Fourth Sunday of Advent (Year C)

Traditionally, preachers move in one of two trajectories when reading this gospel for the Fourth Sunday in Advent: emphasizing either Mary or the One she magnifies.

December 20, 2009

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Commentary on Luke 1:39-45 [46-55]

Traditionally, preachers move in one of two trajectories when reading this gospel for the Fourth Sunday in Advent: emphasizing either Mary or the One she magnifies.

Either choice is justifiable and opens up excellent preaching opportunities.

Mary, after all, is a model of faith. If her son will later function as the “second Adam” in the temptation in the wilderness, Mary appears here as something of a “second Eve,” representing all humanity in her faithful embrace of her role in God’s plan of salvation. Luke constructs his scenes with care, contrasting this poor (“lowly” does not simply denote humility), unknown, and unremarkable teenage girl with Zechariah the priest, in that though also struck with wonder, Mary trusts rather than doubts the angel’s prophecy. Hence, and somewhat ironically, the child in Elizabeth’s womb — Zechariah’s son — leaps in joy, recognizing the onset of salvation in Mary’s faith in God’s promises. Mary, with her mixture of wonder, faith and courage, is surely worthy of our attention and imitation.

At the same time, one might move in the direction of emphasizing the Lord, the Holy One of Israel, who chooses ordinary Mary though whom to do extraordinary things. This is the God of reversals, the one who regularly shows up where we least expect God to be — manger, cross, vulnerability, suffering — in order to scatter the proud, exalt the lowly, satisfy the hungry, and send the rich away empty. Mary’s God is a God of justice and compassion, the One who hears the cry of the oppressed and despondent of all generations and responds, and so also deserves our attention.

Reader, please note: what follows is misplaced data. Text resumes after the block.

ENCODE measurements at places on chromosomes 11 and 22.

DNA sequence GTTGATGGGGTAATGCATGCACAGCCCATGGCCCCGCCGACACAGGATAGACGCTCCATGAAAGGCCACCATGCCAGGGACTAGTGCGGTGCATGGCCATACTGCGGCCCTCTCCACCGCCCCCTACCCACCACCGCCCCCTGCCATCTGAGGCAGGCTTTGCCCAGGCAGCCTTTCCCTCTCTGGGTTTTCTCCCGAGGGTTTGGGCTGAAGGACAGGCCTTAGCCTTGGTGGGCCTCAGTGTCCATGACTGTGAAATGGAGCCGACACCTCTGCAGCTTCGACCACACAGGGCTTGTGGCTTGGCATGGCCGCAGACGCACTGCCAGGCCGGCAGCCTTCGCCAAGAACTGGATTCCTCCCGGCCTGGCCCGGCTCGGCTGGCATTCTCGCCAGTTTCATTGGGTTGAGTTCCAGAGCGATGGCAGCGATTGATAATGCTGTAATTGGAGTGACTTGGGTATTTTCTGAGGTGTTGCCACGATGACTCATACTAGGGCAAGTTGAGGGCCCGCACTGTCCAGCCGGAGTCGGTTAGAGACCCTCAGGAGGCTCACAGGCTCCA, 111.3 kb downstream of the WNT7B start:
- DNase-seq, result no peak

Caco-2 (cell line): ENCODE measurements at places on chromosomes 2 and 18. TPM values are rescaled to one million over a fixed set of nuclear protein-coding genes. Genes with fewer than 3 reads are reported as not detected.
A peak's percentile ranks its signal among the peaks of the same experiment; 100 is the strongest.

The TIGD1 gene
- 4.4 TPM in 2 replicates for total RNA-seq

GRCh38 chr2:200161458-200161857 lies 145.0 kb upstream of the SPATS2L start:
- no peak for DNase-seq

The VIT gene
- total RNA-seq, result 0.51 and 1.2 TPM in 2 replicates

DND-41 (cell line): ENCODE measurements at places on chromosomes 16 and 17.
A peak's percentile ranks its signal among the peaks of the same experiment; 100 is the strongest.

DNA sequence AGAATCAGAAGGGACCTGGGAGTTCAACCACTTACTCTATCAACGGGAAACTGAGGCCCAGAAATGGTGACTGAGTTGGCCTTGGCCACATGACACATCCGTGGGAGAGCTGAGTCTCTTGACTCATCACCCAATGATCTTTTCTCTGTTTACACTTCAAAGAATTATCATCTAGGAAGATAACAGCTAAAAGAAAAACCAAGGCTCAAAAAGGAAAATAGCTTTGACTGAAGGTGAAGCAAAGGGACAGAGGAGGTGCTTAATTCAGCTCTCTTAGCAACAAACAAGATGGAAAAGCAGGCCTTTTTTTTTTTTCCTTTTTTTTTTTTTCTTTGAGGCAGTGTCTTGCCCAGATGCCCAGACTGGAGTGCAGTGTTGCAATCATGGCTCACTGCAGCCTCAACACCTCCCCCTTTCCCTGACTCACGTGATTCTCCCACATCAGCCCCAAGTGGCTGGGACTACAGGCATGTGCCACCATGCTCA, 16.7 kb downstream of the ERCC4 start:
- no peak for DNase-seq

But, this Advent, what tugs at my imagination is neither the singer nor the subject, but rather the song itself. That is, I think it matters that Luke recounts this portion of his gospel story in verse. By transcending the rubrics of prose narrative, poetry, such as Mary’s Magnificat, pierces the veil of the ordinary and opens a window by which to perceive afresh the extraordinary and unexpected goodness of God. In doing so, Mary, through her song, promises that the Holy One of Israel may also encounter us amid the ordinary, mundane, and even difficult activities of daily life.

Luke’s infancy narratives are suffused with singing. After Mary, Zechariah will take the stage to praise God’s fidelity to Israel through the birth of John the Baptist, the angels will offer their canticle of peace and good will at the birth of Jesus, and Simeon will croon of God’s mercy being extended to all the world. Why so much verse? Because Luke understands, as did the Psalmists of Israel, that songs are powerful. Laments express our grief and fear so as to honor these deep and difficult emotions and simultaneously strip them of their power to incapacitate us. Songs of praise and thanksgiving unite us with the One to whom we lift our voices. And canticles of courage and promise not only name our hopes but also contribute to bringing them into being.